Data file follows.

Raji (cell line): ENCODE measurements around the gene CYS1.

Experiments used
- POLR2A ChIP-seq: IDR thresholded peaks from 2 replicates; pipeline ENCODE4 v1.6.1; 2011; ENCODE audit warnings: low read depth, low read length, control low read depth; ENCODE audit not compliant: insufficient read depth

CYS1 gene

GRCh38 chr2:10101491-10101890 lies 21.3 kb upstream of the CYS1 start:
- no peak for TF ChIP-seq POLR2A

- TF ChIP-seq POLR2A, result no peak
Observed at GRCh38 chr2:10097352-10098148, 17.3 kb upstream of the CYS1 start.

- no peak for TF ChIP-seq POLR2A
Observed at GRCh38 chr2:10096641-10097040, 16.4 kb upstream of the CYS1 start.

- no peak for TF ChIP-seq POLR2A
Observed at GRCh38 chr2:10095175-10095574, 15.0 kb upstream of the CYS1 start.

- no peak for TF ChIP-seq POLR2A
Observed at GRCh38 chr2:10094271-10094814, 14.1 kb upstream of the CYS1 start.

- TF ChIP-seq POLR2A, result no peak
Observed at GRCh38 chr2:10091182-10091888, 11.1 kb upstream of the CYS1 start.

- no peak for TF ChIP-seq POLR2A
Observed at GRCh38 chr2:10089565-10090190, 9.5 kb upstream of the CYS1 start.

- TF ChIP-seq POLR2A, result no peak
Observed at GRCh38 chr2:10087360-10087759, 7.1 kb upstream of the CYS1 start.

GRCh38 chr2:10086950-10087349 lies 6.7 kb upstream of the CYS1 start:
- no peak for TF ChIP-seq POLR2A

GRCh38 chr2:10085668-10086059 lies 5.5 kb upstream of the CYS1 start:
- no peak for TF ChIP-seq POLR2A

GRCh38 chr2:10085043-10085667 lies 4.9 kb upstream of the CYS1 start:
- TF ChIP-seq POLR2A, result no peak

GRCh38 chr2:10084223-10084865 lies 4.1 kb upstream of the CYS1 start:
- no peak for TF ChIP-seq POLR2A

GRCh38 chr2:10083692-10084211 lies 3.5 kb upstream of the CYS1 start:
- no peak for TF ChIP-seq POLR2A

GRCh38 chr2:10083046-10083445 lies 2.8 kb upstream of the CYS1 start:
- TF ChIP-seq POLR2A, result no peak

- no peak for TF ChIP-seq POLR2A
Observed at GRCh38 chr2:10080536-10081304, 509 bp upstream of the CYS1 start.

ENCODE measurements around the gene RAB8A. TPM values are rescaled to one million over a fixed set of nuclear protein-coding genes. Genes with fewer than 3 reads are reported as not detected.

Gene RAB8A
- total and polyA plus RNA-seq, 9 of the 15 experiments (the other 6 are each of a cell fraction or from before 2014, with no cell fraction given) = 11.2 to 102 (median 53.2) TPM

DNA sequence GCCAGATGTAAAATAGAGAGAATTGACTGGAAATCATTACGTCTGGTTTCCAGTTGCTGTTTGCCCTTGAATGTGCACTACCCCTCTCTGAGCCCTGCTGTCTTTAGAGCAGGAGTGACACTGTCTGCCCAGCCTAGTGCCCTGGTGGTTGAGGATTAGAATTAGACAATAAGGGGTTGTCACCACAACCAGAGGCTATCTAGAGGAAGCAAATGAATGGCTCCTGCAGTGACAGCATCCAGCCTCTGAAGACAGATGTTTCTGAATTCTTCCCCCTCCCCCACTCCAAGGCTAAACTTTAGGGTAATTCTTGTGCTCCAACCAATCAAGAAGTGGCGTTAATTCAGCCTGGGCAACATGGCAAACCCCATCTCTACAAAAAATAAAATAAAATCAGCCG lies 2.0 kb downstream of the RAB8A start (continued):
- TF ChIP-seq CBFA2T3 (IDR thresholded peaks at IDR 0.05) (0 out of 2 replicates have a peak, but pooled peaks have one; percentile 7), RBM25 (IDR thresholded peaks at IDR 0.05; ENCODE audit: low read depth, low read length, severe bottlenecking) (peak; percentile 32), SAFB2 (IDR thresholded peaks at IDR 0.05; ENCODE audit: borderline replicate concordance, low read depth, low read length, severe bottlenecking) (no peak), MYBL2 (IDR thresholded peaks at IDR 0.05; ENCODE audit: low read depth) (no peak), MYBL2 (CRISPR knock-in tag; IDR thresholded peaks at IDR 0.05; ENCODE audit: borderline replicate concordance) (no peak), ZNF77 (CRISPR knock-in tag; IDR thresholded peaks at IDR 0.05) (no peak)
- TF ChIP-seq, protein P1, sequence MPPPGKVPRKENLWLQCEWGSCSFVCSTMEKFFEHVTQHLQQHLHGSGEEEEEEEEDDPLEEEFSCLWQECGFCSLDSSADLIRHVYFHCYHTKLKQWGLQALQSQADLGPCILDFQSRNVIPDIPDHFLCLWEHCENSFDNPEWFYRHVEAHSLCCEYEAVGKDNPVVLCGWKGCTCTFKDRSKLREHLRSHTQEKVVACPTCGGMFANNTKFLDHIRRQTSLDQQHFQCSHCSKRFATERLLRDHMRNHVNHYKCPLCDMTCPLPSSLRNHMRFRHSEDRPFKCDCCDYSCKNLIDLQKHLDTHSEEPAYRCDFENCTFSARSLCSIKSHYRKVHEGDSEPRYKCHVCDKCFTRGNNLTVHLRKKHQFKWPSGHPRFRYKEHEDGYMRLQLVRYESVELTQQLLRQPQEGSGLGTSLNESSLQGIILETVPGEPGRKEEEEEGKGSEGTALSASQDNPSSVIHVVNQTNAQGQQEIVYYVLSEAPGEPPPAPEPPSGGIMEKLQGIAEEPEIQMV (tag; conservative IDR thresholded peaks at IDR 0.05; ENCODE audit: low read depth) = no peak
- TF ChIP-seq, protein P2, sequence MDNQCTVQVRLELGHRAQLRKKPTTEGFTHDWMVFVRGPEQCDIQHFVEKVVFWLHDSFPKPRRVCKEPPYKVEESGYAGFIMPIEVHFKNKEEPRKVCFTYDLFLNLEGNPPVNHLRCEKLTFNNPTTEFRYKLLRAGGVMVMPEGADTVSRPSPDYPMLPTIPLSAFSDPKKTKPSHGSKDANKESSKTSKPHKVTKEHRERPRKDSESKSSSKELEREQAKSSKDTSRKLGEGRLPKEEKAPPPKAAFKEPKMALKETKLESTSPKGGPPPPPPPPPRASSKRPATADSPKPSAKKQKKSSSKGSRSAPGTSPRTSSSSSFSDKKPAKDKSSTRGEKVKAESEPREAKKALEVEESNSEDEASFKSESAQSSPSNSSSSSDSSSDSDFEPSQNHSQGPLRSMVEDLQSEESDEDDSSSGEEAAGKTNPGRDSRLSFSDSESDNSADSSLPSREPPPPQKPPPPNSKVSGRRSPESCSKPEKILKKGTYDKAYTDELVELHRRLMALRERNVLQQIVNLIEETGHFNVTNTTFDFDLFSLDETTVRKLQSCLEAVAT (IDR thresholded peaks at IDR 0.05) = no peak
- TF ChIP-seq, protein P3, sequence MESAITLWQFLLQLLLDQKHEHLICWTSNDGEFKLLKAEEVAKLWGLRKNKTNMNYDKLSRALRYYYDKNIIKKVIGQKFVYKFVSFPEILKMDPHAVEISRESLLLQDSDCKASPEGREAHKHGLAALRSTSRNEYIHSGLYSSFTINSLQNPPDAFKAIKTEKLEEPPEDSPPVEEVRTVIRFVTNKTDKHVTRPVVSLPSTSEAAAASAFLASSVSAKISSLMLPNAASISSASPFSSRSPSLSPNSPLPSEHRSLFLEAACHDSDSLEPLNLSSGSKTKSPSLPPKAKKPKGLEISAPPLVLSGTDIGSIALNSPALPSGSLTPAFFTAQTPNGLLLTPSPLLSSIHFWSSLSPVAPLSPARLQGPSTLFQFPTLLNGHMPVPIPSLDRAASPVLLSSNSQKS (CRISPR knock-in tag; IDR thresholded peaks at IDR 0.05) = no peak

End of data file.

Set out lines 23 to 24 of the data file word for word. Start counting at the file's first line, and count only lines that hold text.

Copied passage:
GRCh38 chr2:10085668-10086059 lies 5.5 kb upstream of the CYS1 start:
- no peak for TF ChIP-seq POLR2A